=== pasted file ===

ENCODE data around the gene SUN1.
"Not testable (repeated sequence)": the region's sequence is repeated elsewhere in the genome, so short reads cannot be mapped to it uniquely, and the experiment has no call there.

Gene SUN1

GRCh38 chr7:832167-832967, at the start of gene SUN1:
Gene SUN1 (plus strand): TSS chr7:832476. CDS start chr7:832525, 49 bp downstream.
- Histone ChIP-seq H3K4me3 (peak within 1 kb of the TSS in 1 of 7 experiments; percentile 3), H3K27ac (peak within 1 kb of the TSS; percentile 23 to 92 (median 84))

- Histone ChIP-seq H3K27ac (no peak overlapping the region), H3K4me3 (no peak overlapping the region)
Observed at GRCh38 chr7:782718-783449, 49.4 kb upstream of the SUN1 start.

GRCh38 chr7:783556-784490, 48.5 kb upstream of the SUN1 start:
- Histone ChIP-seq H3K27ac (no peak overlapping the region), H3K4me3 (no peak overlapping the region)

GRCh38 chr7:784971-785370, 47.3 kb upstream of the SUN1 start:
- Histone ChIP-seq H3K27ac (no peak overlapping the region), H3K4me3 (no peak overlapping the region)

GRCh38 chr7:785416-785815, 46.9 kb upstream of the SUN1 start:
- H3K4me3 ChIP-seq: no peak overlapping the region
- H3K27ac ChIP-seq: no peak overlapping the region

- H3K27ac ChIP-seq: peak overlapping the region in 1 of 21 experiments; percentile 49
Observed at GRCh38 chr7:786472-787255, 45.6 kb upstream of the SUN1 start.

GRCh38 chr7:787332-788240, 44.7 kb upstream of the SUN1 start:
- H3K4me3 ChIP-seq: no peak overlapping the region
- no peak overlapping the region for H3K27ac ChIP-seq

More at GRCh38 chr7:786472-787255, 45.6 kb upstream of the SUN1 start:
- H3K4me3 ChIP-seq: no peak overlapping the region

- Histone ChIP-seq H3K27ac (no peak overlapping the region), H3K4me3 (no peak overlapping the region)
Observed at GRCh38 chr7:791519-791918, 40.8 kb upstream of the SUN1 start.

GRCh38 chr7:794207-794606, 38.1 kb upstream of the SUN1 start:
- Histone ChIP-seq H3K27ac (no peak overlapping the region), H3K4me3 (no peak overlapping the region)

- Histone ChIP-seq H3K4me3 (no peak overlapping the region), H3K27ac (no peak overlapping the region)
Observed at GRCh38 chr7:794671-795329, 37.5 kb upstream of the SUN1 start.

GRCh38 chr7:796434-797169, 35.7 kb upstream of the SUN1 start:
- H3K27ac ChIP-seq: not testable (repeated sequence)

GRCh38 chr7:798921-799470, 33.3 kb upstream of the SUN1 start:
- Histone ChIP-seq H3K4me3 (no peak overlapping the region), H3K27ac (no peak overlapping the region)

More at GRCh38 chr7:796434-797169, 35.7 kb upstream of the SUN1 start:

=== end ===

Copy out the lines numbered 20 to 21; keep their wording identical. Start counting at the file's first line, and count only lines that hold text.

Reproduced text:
- no peak overlapping the region for H3K27ac ChIP-seq

More at GRCh38 chr7:786472-787255, 45.6 kb upstream of the SUN1 start: